Ken Duffin walks past a poisonous oleander tree on Woongarra Street. He is concerned someone may be harmed by the plant if they don’t know of its dangers.
Ken Duffin walks past a poisonous oleander tree on Woongarra Street. He is concerned someone may be harmed by the plant if they don’t know of its dangers. Ron Burgin

Toxic tree lines our streets

LINING the streets of Bundaberg’s CBD, the oleander tree sprouts a range of flowers in the summer and remains a tough and versatile choice for Australia’s gardens.

But this pretty plant packs a punch – its toxicity is such that digestion could make a small child or pet severely ill.

Ken Duffin was shocked to see the white flower, the floral emblem of the former Bundaberg City Council, feature in planter boxes up and down Woondooma Street when he returned to Bundaberg last month after 15 years away.

The oleander is also planted in Bourbong Street, Quay Street and Takalvan Street within reach of any passer-by.

“What about kids who walk past these plants every day? They could very easily pull off a flower and put it in their mouths. How are they, or their parents, to know it’s poisonous?” Mr Duffin, a former tree lopper, said.

“My partner and I just want people to be aware that this pretty flower can actually cause quite a lot of harm.”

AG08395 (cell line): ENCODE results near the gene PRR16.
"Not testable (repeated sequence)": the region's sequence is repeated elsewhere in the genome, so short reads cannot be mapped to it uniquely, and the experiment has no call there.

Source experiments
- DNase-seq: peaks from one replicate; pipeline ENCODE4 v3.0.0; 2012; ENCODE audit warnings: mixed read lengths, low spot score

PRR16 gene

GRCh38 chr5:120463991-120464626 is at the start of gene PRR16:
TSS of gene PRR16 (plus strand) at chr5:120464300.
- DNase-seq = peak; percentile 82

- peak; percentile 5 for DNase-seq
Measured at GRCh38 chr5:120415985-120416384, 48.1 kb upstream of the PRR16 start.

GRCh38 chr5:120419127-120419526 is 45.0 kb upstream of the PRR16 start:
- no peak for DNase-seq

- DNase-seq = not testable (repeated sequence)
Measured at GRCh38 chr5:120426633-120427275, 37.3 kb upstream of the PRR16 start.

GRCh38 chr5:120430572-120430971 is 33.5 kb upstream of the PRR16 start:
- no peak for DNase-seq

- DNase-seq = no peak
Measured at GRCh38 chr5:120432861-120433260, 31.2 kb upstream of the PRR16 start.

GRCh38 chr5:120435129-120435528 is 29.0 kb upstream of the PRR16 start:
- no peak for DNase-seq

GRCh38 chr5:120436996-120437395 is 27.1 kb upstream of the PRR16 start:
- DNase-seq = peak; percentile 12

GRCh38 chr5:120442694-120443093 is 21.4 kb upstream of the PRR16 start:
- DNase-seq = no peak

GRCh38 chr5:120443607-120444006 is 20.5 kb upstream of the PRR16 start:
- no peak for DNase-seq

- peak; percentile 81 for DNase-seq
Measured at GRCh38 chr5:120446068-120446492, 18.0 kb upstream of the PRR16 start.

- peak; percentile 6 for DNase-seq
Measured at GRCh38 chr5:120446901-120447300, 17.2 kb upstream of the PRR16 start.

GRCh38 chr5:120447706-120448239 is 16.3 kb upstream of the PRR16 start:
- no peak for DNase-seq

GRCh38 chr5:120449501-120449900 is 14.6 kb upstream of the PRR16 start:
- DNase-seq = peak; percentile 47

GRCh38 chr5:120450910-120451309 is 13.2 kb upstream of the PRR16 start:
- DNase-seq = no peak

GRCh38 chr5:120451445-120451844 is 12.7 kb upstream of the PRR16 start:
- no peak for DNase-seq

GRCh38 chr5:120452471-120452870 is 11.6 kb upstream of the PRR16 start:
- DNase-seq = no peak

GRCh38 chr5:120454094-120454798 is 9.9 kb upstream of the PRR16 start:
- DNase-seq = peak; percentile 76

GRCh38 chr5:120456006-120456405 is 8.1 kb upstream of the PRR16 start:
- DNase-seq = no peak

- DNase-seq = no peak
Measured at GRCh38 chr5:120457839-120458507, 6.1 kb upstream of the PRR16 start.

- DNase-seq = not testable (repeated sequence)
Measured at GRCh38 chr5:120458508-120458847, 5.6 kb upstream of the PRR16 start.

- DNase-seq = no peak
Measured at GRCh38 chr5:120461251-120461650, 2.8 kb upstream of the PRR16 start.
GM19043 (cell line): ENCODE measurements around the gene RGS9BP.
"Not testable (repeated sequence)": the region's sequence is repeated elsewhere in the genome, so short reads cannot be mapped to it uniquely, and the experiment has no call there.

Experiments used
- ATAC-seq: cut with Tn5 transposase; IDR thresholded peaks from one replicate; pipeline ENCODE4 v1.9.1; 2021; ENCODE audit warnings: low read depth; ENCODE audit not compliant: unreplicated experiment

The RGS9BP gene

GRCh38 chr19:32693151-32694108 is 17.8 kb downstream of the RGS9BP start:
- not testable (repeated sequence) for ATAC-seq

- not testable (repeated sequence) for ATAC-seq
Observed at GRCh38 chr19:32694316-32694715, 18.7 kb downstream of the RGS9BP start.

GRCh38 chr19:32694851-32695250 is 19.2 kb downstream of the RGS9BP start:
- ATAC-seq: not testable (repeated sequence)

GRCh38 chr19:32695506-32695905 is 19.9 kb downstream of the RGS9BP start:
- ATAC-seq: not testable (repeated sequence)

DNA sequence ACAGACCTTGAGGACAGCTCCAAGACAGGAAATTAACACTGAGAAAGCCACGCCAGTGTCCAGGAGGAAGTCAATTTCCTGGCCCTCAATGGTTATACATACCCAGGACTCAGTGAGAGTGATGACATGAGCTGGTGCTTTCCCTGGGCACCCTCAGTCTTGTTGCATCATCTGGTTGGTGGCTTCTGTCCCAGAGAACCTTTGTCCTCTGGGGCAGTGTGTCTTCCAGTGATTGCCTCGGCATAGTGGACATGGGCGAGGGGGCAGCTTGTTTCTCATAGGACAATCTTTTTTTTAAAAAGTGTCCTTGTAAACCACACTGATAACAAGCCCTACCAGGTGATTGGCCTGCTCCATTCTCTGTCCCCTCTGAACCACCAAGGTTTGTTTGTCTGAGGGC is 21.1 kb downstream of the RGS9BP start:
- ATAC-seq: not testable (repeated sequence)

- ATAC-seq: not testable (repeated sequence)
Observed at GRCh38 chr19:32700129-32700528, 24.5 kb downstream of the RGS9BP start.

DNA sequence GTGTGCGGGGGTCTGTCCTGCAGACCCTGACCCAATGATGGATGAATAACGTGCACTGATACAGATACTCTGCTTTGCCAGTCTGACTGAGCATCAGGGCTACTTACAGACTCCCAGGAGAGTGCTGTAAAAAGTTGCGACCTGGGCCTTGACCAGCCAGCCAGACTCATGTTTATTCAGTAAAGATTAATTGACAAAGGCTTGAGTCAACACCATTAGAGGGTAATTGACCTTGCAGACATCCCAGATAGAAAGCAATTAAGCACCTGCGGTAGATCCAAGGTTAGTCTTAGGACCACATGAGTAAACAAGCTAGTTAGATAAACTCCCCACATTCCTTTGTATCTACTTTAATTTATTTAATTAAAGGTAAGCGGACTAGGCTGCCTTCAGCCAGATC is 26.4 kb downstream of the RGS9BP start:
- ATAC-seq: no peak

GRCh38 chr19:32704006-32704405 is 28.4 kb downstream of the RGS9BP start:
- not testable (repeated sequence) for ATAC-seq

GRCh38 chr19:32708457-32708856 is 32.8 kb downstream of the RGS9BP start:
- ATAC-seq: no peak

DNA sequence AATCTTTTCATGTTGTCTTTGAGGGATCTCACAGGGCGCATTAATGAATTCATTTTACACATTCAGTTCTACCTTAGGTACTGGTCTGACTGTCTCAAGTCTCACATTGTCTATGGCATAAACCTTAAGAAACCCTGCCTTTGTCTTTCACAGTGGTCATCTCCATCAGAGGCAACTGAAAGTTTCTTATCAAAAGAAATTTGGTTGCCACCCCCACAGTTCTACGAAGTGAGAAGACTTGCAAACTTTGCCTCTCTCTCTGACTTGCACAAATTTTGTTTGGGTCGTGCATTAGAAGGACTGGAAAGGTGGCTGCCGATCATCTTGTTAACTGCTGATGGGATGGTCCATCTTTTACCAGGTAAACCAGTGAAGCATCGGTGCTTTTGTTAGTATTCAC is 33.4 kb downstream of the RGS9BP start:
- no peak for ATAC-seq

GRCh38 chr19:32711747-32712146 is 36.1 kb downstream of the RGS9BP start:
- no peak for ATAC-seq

Bundaberg regional councillor Mary Wilkinson said the oleander was originally chosen for the streetscape displays because it was the floral emblem of the former Bundaberg City Council.

The regional council is yet to adopt a new floral emblem, but Cr Wilkinson said a local flowering native would be appropriate, and toxicity may be assessed.

In response to Mr Duffin’s concerns, she said she was confident most parents would guide their children not to put plants in their mouth.

Despite acknowledging the oleander sap was poisonous, the councillor said no policy had been made to remove any existing toxic plants.

“There are hundreds of other plants that are toxic – including natives in natural areas,” she said.

“But generally, with our trend toward low-maintenance, drought-tolerant native gardens, our parks section would rarely use oleander in new gardens.”

She said she was not aware of any local incidents in public areas.

“In the streetscape environment, such as the centre island gardens, there is less likelihood that a person will consume the plant, compared to a private backyard play area,” she said.

But as Mr Duffin spoke with the NewsMail yesterday, a constant flow of people walked past the dangerous tree within contact of the poisonous sap and flower.

“There needs to be a warning sign up. It’s just a matter of time until someone gets sick from it,” he said.



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